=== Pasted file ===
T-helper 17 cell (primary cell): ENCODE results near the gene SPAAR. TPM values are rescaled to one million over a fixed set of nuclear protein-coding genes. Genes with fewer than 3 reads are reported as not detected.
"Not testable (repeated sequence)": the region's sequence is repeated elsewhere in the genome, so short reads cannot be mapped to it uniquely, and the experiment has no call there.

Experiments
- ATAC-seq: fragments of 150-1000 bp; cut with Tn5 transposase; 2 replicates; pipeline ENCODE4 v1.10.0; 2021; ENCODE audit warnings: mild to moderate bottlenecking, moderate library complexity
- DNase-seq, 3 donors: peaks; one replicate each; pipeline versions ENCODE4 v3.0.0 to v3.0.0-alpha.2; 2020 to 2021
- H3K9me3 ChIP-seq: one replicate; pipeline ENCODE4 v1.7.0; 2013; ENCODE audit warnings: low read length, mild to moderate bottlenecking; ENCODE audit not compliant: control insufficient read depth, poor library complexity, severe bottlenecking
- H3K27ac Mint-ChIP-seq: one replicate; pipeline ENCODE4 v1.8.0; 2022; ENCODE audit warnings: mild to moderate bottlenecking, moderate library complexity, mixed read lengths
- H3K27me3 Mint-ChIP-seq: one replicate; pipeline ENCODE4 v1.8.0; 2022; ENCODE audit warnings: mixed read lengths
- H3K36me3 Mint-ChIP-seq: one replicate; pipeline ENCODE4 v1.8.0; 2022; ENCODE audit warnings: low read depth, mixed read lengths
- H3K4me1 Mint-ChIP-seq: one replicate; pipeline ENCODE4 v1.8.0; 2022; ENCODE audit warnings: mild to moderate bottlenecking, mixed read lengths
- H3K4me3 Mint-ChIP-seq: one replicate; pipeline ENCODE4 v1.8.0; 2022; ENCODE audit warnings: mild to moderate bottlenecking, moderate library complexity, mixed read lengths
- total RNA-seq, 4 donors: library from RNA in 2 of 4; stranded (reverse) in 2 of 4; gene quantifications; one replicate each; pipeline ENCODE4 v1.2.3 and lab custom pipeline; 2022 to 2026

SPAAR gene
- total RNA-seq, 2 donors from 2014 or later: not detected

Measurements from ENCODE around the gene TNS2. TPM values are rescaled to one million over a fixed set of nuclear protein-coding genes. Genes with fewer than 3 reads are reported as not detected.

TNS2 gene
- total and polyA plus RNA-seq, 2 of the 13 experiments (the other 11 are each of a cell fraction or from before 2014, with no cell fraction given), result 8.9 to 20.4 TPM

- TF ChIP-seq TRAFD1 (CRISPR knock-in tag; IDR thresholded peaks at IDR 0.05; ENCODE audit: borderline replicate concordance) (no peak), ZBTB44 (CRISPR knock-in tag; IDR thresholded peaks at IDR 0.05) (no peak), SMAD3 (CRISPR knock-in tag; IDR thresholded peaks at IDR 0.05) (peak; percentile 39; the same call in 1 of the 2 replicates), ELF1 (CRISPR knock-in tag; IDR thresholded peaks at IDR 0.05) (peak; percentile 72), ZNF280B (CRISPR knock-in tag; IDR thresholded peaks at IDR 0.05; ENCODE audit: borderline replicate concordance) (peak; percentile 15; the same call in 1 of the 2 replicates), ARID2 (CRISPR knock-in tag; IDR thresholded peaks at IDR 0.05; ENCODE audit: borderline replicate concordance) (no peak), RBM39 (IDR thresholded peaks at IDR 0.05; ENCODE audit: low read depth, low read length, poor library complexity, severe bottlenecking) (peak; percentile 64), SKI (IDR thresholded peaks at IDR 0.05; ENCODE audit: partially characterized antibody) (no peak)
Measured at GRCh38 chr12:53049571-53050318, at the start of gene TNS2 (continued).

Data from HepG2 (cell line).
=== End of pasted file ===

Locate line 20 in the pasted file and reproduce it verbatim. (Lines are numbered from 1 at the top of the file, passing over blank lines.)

Data from HepG2 (cell line).